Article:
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practice applications
Revamping Your Resume for Your Specialty
or many experienced registered
dietitians (RDs) who are inter-
ested in seeking a new position
after several years in the same job,
reviewing and updating the resume is
one of the first steps necessary in se-
curing different employment. But one
resume does not fit all. This article
offers tips and suggestions on how to
weave your specialized areas of prac-
tice into your resume and make sure
it is tailored to fit your career path.
The American Dietetic Association
offers several resources for those pur-
suing new employment, including net-
working opportunities on the local and
national level, ADACareerLink, and
Job Descriptions: Models for Careers in
Dietetics, now in its second edition and
full of job description models for RDs
in clinical, business and consultation,
research, management, and public
health. Also, see “Getting that First
Job: Search and Resume Tips” from the
September 2006 issue of the Journal
for sample resumes for a first-time job
seeker and an RD with management-
level experience. Experts interviewed
for this article stress the importance of
using such resources in addition to per-
fecting the resume. However, the re-
sume is often what gets an applicant’s
foot in the door.
“Many people still get caught in the
trap of writing one resume and sending
the same one out to all potential em-
ployers,” says Susan Laramee, MS, RD,
LDN, FADA, manager of clinical re-
cruitment for Sodexo, Inc (Gaithers-
burg, MD). “Many resumes are very ge-
neric. If you don’t address the skills the
hiring manager is seeking, it is un-
likely that you will be invited for an
Laramee finds the traditional prac-
tice of listing an objective to be unnec-
essary but does believe it’s important
that credentials and contact informa-
tion are at the top of the resume and
easy to spot. Because many jobs now
require applicants to apply online,
Laramee says it is key to make sure
your e-mail address is accurate and is
hyperlinked, providing for easy use.
Some of the stronger resumes
Laramee has seen when recruiting for
management positions have been
those that have a bulleted summary
of skills at the top of a resume, for
example, “In-depth comprehension of
principles of nutrition,” “Demon-
strated capability in customer ser-
vice,” and “Flexibility to work alone or
as a team member” (see Figure 1).
“Job candidates should use strong
verbs like generate, implement, en-
hance, and improve,” says Laramee.
In addition to action verbs, specificity
in language is also necessary, espe-
cially when tailoring your resume as all
mid-career RD should do, say those in-
terviewed for this article. Mary Jane
Rogalski, MBA, RD, LDN, manager
of clinical nutrition at Baystate
Medical Center in Springfield, MA,
and the chair of the Clinical Nutri-
tion Management dietetic practice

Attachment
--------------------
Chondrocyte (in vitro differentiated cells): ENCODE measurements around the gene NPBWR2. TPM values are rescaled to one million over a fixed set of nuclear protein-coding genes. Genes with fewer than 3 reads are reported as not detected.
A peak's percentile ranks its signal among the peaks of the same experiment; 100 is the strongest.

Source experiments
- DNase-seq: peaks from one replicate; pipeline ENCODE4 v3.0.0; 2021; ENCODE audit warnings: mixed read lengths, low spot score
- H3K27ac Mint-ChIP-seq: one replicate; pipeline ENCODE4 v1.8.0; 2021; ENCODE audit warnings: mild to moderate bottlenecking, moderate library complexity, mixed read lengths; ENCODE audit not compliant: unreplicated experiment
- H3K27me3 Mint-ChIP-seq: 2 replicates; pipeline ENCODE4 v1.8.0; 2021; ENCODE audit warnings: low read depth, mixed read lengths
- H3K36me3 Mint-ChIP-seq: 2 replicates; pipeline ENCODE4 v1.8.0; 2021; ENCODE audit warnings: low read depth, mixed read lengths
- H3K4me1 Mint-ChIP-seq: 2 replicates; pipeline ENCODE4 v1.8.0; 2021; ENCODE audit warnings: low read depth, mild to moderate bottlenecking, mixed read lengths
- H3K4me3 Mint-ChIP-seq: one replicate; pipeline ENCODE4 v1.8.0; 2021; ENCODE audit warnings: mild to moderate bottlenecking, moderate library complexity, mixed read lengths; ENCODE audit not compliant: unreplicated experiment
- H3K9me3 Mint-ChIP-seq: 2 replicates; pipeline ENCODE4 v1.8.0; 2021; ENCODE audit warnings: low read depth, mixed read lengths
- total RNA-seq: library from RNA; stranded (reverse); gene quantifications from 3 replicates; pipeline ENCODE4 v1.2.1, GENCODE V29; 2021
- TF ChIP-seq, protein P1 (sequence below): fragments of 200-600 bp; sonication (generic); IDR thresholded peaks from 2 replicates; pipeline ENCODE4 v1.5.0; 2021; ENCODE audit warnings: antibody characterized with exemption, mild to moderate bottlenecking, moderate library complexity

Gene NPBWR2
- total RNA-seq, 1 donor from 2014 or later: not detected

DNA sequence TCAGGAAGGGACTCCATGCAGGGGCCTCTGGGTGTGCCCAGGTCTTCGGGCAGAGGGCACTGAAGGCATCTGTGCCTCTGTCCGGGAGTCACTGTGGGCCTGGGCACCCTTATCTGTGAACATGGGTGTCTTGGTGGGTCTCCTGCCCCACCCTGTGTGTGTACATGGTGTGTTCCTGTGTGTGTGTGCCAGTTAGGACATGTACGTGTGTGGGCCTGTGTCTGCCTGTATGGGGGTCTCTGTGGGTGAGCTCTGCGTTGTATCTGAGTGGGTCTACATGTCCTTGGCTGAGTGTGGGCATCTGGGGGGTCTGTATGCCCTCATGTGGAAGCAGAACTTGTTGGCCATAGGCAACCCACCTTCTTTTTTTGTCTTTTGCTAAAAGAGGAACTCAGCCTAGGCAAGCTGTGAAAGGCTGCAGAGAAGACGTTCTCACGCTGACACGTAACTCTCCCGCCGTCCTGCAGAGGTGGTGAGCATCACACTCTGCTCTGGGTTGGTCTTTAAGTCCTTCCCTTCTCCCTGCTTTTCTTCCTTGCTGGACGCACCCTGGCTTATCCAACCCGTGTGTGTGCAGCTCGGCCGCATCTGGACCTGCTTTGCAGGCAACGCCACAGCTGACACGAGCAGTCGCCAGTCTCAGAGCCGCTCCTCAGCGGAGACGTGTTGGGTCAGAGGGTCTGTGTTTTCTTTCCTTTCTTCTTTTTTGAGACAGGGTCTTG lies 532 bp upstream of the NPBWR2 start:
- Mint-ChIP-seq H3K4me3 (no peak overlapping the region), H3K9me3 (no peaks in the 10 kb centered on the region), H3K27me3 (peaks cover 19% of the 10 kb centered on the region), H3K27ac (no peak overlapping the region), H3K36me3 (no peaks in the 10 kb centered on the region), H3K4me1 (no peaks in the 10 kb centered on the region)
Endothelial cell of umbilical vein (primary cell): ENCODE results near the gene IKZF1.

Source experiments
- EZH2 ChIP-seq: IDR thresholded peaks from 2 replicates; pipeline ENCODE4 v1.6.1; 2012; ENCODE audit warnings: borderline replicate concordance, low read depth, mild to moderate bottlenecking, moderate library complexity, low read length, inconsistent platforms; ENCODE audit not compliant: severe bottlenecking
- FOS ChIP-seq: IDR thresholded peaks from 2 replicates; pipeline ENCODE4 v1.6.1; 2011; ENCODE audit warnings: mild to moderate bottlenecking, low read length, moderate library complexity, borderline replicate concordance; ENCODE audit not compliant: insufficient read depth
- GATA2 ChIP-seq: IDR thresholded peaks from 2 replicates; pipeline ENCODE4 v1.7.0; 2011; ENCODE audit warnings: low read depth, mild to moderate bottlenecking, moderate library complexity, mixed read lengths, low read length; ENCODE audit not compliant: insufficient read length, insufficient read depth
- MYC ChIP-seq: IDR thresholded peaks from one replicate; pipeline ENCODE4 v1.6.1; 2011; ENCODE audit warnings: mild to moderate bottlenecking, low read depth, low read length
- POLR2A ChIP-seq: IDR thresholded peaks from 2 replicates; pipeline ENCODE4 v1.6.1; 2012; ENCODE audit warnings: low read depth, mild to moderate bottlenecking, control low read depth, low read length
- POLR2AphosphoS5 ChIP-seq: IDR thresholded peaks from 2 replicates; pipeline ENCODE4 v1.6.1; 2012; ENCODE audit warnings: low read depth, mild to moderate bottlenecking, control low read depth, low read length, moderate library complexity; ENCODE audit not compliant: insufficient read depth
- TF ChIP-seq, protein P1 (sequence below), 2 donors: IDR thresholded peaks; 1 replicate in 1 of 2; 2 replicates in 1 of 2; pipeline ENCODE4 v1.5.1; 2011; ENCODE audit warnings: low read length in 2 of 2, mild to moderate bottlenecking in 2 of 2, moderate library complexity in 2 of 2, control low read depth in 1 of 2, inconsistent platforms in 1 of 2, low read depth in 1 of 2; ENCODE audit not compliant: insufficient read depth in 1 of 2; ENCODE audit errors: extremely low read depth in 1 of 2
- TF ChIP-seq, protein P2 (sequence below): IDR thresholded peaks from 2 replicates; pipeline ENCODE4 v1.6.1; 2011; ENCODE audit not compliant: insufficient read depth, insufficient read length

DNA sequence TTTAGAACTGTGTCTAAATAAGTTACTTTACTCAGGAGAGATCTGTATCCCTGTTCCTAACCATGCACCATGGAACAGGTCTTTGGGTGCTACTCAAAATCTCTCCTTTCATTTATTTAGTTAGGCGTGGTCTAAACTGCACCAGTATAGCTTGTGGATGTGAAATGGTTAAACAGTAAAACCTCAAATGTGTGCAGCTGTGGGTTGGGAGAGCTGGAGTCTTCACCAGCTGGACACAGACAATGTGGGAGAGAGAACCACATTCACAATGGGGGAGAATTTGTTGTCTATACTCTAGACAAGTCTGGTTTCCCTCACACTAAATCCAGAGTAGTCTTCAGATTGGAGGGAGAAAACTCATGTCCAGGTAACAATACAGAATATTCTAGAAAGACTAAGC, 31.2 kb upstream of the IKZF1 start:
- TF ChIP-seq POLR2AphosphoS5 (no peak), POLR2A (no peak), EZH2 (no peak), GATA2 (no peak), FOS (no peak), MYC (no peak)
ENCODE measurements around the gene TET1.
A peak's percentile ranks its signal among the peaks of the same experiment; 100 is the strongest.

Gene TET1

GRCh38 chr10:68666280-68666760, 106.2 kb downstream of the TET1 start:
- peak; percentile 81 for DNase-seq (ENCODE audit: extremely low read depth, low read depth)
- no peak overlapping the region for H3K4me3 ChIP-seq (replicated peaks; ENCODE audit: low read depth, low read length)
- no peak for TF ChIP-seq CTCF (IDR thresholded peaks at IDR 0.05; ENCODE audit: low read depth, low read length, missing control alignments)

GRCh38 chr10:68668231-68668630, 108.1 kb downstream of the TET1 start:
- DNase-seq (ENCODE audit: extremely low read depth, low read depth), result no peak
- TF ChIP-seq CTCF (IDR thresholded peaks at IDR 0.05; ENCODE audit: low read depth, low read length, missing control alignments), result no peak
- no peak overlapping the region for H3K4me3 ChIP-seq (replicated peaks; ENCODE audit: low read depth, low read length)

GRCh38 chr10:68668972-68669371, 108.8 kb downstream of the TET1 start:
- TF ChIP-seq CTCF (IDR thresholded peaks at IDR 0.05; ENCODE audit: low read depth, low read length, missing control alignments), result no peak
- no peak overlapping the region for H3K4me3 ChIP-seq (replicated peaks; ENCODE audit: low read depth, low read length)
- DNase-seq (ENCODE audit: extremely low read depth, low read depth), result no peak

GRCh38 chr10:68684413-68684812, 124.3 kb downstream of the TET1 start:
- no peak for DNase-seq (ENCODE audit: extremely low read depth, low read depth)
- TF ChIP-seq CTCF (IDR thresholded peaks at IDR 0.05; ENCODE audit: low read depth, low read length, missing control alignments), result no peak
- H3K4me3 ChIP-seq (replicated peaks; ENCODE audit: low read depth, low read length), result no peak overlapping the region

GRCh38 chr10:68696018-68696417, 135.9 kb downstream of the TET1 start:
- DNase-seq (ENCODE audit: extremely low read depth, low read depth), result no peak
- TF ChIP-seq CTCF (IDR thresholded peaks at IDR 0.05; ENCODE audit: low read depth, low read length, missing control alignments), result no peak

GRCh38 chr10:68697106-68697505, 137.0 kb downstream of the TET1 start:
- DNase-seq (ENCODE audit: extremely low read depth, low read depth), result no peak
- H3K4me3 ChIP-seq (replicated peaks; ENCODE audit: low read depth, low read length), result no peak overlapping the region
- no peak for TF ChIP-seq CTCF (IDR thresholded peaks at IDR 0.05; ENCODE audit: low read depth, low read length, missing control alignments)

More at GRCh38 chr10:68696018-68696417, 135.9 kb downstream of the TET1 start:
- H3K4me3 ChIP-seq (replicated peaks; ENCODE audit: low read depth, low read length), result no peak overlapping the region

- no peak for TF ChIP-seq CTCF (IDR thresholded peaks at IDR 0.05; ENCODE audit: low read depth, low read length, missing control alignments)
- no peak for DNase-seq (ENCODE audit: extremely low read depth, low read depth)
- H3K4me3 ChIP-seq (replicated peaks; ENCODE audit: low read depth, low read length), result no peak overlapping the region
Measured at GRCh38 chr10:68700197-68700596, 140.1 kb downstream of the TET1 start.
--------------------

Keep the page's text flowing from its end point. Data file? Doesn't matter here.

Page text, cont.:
group, looks for details that paint a
clear picture of an RD’s previous
“Words like, assessed patient needs
won’t do much to describe the type of
patient or the type of facility,” says Ro-
galski. “In a clinical resume, I expect to
see words that describe involvement
with high nutrition risk patients, like
percentage tube feeding or percentage
total parenteral nutrition. There needs
to be a heavier emphasis on diagnostic
skills” (see Figure 1). Clinicians in the
inpatient environment should specify
whether they have worked in a trauma
center, teaching hospital, or commu-
nity hospital as the level of patient nu-
trition acuity will vary by the type of
institution, says Rogalski. And clini-
cians in the outpatient environment
would be wise to include specific coun-
seling skills, such as motivational in-
terviewing, when working with clients
outside the hospital environment.
Of course, specificity is not limited to
clinical dietitians’ resumes. Public health
and community dietitians would want
to provide specific demographics about
the communities they have served
in the past along with measurable
achievements in those communities. A
public health nutritionist would also
want to include his or her knowledge
and experience with population-based
nutrition interventions, community or-
ganizing and mobilizing, breastfeeding
education and promotion, and familiar-
ity with government-sponsored pro-
grams such as WIC (Special Supple-
mental Nutrition Program for Women,
Infants, and Children). An RD working
in a school environment would need to
list experience and familiarity with fed-
eral and state nutrition standards such
as those set by the National School
Lunch Program. School-based dieti-
tians would also need to address po-
tential responsibilities including par-
ticipating in quality initiatives and
gathering and analyzing data to evalu-
ate and improve outcomes, developing
and coordinating the efforts of the food-
service staff in order to promote nutri-
tion and healthy eating, and analyzing
menus and recipes for nutritional ade-
quacy. An RD working with informa-
tion technology and developing health
technologies would want to showcase
his or her experience working with
data management systems or knowl-
edge of laws and regulations protecting
health data security and privacy (Fig-
ure 2).
This article was written by
Jennifer Mathieu, a freelance
writer in Houston, TX. Mathieu is
a former editorial assistant for
the Journal and has journalism
degree from Northwestern
University. Mathieu’s writing has
appeared in The Washington
Post, Houston Chronicle, Miami
Herald, The Kansas City Star,
and several other publications.
While reporting for the Houston
Press, she received awards from
the Association of Alternative
Newsweeklies, the Dallas Press
Club, the State Bar of Texas, and
the Gay & Lesbian Alliance
Against Defamation.
doi: 10.1016/j.jada.2010.01.004
© 2010 by the American Dietetic Association Journal of the AMERICAN DIETETIC ASSOCIATION 353
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